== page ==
Running Virtual Center Database in a Virtual Machine

I just completed an interesting project. For years, we at VMware believed that SQL server databases run well when virtualized. We have illustrated this through several benchmark studies published as white papers. It was time for us to look at real applications. One such application that can be found in most of the vSphere based virtual environments is the database component of the vCenter server (the brain behind a vSphere environment). Using the vCenter database as the application and the resource intensive tasks of the vCenter databases (implemented as stored procedures in SQL server-based databases) as the load generator, I compared the performance of these resource intensive tasks in a virtual machine (in a vSphere 4.1 host) to that in a native server.

From a sheer size perspective, the database doesn’t pop out many eyes. But from the criticality standpoint it can give sleepless nights. The database though ~93GB in size, included an inventory that in reality can represent a very large vSphere based virtual datacenter. With 500 hosts and 8000 virtual machines, performance of this vCenter database becomes extremely important. The tasks whose performance I studied are among the most common operations that can affect the performance of a vCenter database. These operations included:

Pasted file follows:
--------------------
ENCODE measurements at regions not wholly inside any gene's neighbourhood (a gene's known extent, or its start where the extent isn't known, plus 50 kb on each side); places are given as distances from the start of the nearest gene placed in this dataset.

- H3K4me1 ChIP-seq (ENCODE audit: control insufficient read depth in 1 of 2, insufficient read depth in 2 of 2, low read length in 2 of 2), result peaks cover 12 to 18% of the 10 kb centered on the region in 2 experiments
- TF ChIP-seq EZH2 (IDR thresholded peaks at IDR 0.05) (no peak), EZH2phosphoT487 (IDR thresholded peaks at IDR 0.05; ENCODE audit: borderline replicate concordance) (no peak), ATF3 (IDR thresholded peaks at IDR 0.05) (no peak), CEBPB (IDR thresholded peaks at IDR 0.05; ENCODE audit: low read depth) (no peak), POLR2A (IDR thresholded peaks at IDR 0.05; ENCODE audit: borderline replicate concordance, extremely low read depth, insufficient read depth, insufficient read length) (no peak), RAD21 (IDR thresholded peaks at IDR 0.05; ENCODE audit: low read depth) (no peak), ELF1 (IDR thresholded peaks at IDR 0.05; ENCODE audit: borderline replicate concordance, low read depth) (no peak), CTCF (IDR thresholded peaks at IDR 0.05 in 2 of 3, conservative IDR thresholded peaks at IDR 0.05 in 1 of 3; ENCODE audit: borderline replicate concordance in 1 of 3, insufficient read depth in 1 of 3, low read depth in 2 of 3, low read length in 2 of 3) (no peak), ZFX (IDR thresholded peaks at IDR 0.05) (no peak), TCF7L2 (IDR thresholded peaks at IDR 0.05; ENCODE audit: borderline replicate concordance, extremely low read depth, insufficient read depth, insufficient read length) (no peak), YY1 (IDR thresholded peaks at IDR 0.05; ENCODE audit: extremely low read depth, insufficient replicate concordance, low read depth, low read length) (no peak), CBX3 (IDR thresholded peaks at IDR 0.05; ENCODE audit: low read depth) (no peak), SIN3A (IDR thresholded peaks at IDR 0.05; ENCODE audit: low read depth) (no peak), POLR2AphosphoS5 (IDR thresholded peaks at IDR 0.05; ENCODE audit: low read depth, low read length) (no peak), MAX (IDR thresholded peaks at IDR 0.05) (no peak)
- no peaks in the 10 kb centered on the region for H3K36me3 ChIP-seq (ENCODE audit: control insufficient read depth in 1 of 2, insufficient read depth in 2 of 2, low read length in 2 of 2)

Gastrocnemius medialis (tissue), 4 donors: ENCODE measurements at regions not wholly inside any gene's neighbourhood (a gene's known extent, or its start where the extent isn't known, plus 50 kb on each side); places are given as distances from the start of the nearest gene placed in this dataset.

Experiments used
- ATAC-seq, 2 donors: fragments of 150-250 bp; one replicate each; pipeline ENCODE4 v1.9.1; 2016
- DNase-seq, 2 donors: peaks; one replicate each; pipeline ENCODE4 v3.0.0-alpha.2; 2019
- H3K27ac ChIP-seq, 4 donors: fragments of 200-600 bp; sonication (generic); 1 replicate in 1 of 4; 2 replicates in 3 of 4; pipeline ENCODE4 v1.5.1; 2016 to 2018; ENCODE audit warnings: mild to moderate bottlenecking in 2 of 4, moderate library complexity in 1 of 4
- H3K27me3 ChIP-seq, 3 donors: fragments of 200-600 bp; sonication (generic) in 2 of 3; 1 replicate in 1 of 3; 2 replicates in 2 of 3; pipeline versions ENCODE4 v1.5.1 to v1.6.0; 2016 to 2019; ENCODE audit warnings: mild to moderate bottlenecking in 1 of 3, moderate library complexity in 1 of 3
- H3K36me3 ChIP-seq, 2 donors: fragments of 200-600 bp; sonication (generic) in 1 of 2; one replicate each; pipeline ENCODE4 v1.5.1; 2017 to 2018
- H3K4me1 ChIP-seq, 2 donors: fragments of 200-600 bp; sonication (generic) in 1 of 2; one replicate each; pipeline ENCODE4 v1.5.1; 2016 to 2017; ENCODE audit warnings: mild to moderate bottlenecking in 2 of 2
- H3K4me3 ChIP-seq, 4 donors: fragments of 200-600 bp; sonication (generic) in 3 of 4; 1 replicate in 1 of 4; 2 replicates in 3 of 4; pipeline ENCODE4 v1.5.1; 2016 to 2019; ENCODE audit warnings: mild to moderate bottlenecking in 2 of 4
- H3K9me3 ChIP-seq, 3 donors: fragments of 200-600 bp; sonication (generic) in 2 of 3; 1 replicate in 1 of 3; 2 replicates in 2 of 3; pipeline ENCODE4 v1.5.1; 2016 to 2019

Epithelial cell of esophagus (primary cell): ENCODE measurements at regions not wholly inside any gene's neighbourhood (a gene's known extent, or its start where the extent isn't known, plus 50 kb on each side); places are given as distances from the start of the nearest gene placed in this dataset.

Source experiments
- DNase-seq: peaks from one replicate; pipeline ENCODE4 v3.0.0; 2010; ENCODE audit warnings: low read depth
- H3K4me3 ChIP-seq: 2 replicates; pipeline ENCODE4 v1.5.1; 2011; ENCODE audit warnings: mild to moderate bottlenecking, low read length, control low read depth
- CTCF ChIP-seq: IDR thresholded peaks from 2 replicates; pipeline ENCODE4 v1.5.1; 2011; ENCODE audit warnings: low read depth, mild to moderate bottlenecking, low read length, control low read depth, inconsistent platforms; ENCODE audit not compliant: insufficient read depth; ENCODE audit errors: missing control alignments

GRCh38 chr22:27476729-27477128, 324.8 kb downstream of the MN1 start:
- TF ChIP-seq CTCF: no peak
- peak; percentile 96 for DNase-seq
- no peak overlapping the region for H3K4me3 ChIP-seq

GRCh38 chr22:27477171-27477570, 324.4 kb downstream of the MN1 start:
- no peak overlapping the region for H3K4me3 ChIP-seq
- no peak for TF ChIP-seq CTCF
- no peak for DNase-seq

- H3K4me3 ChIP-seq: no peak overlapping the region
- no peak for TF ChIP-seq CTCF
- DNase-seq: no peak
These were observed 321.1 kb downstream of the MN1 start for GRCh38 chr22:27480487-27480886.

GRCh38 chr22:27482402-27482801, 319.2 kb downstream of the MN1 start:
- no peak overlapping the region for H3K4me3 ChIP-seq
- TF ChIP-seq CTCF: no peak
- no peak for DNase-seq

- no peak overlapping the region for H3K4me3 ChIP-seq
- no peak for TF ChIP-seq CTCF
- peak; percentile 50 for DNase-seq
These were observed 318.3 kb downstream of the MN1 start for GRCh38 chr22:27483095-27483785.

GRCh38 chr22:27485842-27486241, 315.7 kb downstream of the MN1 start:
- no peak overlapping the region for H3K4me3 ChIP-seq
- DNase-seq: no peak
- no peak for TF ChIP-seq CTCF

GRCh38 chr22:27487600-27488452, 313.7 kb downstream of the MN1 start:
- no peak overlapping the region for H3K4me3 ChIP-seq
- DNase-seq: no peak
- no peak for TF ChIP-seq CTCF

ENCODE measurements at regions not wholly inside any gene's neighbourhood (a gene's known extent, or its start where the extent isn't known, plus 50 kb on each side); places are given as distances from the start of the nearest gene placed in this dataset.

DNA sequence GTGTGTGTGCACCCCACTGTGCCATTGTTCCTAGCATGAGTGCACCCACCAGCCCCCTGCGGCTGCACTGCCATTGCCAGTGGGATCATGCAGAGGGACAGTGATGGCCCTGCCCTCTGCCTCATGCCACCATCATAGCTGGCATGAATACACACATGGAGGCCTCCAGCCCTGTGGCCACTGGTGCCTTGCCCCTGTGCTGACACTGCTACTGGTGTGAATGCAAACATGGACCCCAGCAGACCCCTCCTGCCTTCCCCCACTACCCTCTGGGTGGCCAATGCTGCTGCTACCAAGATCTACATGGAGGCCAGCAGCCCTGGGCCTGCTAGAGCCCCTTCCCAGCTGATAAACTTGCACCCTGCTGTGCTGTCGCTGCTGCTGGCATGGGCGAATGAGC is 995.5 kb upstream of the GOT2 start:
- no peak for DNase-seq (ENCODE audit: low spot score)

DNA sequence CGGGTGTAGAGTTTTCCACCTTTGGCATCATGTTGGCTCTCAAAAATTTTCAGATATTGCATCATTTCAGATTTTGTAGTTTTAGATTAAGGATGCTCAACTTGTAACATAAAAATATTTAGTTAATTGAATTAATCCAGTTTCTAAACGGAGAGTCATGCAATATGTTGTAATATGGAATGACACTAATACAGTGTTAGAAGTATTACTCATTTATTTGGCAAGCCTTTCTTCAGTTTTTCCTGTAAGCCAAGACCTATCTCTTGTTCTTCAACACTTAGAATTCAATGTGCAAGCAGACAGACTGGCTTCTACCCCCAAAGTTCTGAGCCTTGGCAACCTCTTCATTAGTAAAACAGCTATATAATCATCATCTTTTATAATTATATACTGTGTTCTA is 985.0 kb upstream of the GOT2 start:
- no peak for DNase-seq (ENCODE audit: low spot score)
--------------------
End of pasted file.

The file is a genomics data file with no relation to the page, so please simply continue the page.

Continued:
1. Rolling up performance statistics
  2. Calculating top resource consumers
  3. Purging old performance statistics

I won’t go into the details of these operations. Refer to the white paper for an explanation. Though I expected the performance of the virtualized database to be very close that of the native database, I didn’t expect it to be this close. Both in terms of CPU utilization and I/O performance, the virtual machine was very close to native (in some cases better than native!). I also observed an unusual behavior of native I/O stack during my experiments (I will blog about it next time, but for now check the appendix of the paper).

Here, this is for you VI admins – if you are thinking of virtualizing vCenter database (why not? you can virtualize anything and everything these days ;-)) here is a study that should give you the confidence to take the next step. If you have any comments to share with me or rest of the community, interesting facts, or tough performance issues, feel free to drop a comment or two here.

Oh!, BTW here is the link to the white paper.

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